Barnard: “This is certainly striking. Many larger shareholders who also subscribe to the OECD guidelines, but are based in other OECD member states, are not addressed. Perhaps because the rules are better in the Netherlands, the complainants thought they could win their case more quickly. In that respect, too, a European regulation is better, because there will not be such a big difference between member states. Of course, that is still possible with countries outside the EU, but a regulation for the entire OECD or even the entire world is very difficult to achieve. You want to prevent complainants from shopping around where the most favorable judgment can be expected, instead of having a conversation with the most responsible parties.”


Is that one of the areas of concern in mandating that you are referring to?
Barnard: “Exactly. APG wants to be responsible for things we can actually influence. That is first and foremost our own investment policy, including our own engagement activities. With and without NCP we will be discussing this with stakeholders.”
Pot: “We do due diligence, or careful research, in the investment choices we make and we have discussions with companies we invest in, such as McDonalds, about responsible business practices. In that respect, the responsibility of an investor is really different from that of the company about its business practices. A second area of concern is the complaint procedure at NCP that is primarily aimed at mediation. The parties must come to an agreement together before there is a solution. That fits in with very open standards, which can be fleshed out by the parties together in a case-by-case procedure. With a binding arrangement, you have a procedure before a judge who ultimately decides for the parties, and also makes jurisprudence. In that model, much more clarity is needed in advance.”

And not enough clarity can lead to unpleasant consequences?
Barnard: “In the most serious cases, the OECD guidelines ask companies to pay compensation to injured parties. Incidentally, this is not for the NCP to determine. The NCP only acts as a mediator. But in the event that a judge could indeed decide on compensation in the future, it is extra important for companies to know in advance where they stand.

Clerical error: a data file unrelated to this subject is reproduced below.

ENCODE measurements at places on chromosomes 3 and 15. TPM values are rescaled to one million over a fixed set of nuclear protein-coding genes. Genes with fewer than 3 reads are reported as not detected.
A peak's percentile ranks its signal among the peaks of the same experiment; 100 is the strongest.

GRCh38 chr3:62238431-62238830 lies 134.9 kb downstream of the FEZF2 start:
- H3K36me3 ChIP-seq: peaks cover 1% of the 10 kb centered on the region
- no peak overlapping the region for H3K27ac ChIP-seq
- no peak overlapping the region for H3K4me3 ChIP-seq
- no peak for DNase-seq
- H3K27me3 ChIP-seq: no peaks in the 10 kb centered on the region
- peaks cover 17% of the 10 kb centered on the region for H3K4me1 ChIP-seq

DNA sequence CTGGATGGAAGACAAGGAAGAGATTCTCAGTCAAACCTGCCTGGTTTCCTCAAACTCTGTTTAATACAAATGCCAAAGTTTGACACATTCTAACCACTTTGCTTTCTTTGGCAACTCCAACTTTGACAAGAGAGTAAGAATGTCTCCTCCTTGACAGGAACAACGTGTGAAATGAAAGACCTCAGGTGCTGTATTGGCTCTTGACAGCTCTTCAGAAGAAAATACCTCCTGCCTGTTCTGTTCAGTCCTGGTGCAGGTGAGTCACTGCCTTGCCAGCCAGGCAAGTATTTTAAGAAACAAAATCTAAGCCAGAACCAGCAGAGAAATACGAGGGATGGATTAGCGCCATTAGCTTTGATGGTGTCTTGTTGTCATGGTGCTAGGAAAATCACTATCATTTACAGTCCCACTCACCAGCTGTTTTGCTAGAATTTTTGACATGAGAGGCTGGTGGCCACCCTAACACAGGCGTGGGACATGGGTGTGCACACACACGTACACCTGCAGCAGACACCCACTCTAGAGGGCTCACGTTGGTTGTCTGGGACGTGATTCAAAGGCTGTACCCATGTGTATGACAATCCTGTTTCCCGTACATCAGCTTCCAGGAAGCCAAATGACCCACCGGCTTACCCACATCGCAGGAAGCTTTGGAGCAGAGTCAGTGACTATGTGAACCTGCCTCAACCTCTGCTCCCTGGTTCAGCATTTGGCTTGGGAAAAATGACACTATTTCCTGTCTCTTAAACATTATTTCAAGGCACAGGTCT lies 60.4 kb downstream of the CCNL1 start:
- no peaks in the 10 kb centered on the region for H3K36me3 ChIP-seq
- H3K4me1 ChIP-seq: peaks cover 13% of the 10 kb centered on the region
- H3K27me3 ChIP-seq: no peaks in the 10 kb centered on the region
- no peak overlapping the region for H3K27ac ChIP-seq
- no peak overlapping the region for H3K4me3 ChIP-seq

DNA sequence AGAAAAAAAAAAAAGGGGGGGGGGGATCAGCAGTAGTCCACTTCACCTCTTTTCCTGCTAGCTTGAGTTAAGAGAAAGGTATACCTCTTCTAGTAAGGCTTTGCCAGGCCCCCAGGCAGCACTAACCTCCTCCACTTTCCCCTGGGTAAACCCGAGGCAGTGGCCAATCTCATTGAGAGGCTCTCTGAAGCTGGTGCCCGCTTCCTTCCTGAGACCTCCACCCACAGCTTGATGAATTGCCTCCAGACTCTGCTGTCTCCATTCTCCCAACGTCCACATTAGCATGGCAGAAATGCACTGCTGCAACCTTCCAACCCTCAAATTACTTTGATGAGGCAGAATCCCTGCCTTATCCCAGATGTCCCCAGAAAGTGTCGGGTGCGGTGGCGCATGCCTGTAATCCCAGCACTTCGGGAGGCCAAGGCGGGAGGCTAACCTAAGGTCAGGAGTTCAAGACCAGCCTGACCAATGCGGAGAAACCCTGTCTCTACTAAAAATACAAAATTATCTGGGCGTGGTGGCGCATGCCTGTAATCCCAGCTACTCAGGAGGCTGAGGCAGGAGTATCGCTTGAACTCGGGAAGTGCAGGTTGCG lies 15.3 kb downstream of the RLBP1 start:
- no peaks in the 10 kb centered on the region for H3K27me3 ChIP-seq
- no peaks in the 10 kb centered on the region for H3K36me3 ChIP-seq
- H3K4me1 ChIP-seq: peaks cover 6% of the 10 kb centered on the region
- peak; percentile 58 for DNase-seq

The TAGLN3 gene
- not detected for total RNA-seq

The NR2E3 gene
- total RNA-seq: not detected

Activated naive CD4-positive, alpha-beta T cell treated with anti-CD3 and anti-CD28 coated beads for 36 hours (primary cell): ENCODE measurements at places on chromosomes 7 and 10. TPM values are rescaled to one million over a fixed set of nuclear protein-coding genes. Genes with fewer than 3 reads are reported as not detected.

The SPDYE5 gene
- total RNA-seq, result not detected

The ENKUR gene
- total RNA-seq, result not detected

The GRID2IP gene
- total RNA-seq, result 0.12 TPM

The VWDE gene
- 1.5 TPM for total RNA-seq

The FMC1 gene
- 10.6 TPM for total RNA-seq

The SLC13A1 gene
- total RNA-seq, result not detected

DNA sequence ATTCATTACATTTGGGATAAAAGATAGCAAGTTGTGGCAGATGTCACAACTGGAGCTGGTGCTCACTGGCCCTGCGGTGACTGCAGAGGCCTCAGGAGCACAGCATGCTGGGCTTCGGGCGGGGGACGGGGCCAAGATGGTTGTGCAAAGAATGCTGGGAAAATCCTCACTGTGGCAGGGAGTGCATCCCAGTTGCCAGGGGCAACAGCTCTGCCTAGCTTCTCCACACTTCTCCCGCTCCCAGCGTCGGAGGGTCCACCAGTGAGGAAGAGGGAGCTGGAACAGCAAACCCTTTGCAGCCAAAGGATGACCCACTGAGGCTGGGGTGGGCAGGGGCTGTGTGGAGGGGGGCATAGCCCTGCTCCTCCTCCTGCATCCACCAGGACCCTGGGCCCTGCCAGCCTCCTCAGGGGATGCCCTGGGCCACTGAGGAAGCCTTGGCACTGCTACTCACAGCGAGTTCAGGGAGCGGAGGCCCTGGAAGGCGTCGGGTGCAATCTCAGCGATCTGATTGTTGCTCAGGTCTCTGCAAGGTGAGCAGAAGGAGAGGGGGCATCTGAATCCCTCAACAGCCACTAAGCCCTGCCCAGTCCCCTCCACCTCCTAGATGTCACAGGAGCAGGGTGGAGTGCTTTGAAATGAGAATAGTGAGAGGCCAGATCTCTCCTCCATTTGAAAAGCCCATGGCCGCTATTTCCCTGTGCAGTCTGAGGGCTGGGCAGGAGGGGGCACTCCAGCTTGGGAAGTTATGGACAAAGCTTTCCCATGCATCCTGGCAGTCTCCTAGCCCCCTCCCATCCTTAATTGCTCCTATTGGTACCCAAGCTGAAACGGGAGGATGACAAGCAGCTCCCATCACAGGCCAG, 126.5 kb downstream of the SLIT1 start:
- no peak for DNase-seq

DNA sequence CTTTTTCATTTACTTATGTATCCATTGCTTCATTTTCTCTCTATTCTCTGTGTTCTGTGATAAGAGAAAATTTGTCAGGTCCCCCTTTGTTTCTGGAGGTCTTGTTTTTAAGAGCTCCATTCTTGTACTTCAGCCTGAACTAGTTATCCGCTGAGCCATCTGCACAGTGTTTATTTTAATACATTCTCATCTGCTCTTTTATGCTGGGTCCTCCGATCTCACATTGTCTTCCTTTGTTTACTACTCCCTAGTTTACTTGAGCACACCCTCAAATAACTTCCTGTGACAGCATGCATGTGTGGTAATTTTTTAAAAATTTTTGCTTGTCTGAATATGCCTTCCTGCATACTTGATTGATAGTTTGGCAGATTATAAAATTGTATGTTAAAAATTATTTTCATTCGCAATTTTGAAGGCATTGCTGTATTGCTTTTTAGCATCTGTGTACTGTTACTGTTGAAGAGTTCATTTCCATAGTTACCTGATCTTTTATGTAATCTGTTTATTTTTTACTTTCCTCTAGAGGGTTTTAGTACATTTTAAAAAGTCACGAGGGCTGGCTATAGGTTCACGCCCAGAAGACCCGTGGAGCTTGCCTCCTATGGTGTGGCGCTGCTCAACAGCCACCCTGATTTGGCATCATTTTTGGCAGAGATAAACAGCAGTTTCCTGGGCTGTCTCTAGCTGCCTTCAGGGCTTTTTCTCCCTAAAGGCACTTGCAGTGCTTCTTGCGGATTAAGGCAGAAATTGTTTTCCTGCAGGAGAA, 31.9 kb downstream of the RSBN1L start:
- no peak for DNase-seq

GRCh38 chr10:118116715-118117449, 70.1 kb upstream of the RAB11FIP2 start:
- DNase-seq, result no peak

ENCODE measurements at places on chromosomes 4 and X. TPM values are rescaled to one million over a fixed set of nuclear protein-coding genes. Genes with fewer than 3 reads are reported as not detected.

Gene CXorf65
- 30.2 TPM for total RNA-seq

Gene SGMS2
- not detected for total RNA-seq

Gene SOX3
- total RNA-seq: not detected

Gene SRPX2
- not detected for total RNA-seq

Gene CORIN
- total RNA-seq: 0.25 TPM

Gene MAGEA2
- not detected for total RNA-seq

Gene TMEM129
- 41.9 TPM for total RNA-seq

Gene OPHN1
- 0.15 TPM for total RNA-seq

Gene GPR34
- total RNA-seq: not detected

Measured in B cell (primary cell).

It then becomes crucial to have clarity about the difference in responsibilities between companies on the one hand and the investors in those companies on the other. Fortunately, the OECD does endorse this in its guidelines for institutional investors, but these are sometimes interpreted differently by, for example, NGOs than by us.”

The outcome of the McDonalds investigation by the NCP has now been published. How will APG emerge from the battle?
Pot: “For the second time, we are being complimented by the NCP on the way in which we, as a shareholder, take responsibility and act in accordance with the OECD guidelines. The unions that brought the case also acknowledged this, based on our discussions. The NCP concludes in its final statement that 'pension administrator APG, which manages pension funds for ABP among others, has fulfilled its responsibility as a minority shareholder and acted in accordance with the OECD guidelines'. APG thus uses its influence within the frameworks of our investment policy to avoid or reduce negative impact. In 2015, the NCP also ruled regarding APG and stated that we act in line with the OECD guidelines and use our influence to make our portfolio investments/companies more sustainable.”